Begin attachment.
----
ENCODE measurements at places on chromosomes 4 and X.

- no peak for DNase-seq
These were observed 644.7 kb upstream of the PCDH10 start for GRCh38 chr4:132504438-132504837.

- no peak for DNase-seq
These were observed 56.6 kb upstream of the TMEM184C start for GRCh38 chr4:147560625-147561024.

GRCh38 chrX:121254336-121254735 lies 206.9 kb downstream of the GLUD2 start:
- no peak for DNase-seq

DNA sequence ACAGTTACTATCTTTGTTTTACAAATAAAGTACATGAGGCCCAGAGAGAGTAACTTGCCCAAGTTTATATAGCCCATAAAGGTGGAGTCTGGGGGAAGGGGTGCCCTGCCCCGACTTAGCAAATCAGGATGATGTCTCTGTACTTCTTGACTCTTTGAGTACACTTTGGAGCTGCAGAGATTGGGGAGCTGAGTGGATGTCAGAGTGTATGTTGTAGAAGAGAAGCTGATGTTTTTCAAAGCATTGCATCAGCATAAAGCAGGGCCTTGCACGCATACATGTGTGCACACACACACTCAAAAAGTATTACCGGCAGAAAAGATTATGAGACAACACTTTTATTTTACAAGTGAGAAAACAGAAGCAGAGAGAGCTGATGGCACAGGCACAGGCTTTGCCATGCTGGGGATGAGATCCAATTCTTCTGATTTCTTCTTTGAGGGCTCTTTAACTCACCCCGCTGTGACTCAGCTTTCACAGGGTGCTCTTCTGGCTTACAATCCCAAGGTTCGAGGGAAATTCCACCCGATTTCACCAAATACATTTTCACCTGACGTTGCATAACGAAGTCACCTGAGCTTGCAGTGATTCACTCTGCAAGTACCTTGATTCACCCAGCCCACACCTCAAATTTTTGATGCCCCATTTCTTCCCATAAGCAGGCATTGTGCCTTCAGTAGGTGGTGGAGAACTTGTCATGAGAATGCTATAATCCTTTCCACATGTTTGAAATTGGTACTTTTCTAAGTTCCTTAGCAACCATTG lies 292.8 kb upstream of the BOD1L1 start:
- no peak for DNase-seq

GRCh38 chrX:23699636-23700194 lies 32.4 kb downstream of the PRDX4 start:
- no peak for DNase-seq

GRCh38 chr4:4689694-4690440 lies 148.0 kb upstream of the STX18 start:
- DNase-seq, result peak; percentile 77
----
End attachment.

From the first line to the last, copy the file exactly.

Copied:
ENCODE measurements at places on chromosomes 4 and X.

- no peak for DNase-seq
These were observed 644.7 kb upstream of the PCDH10 start for GRCh38 chr4:132504438-132504837.

- no peak for DNase-seq
These were observed 56.6 kb upstream of the TMEM184C start for GRCh38 chr4:147560625-147561024.

GRCh38 chrX:121254336-121254735 lies 206.9 kb downstream of the GLUD2 start:
- no peak for DNase-seq

DNA sequence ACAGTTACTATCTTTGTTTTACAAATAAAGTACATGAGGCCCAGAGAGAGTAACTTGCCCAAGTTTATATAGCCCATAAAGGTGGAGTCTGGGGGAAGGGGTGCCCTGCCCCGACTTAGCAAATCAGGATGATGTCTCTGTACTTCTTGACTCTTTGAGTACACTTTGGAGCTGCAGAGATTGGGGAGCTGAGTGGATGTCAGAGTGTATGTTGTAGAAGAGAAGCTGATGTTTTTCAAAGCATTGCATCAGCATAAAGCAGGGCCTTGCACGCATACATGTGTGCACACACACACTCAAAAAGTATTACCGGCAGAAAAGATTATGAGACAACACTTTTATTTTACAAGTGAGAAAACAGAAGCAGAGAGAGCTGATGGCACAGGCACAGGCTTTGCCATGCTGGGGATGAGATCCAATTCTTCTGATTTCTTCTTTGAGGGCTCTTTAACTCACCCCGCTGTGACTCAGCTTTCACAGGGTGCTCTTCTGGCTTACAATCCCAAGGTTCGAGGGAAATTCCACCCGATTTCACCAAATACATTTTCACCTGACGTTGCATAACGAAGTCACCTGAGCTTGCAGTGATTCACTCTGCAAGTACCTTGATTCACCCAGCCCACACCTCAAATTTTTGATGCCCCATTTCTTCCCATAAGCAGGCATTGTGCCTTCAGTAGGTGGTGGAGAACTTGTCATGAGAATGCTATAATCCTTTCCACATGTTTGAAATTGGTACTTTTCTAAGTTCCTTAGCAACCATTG lies 292.8 kb upstream of the BOD1L1 start:
- no peak for DNase-seq

GRCh38 chrX:23699636-23700194 lies 32.4 kb downstream of the PRDX4 start:
- no peak for DNase-seq

GRCh38 chr4:4689694-4690440 lies 148.0 kb upstream of the STX18 start:
- DNase-seq, result peak; percentile 77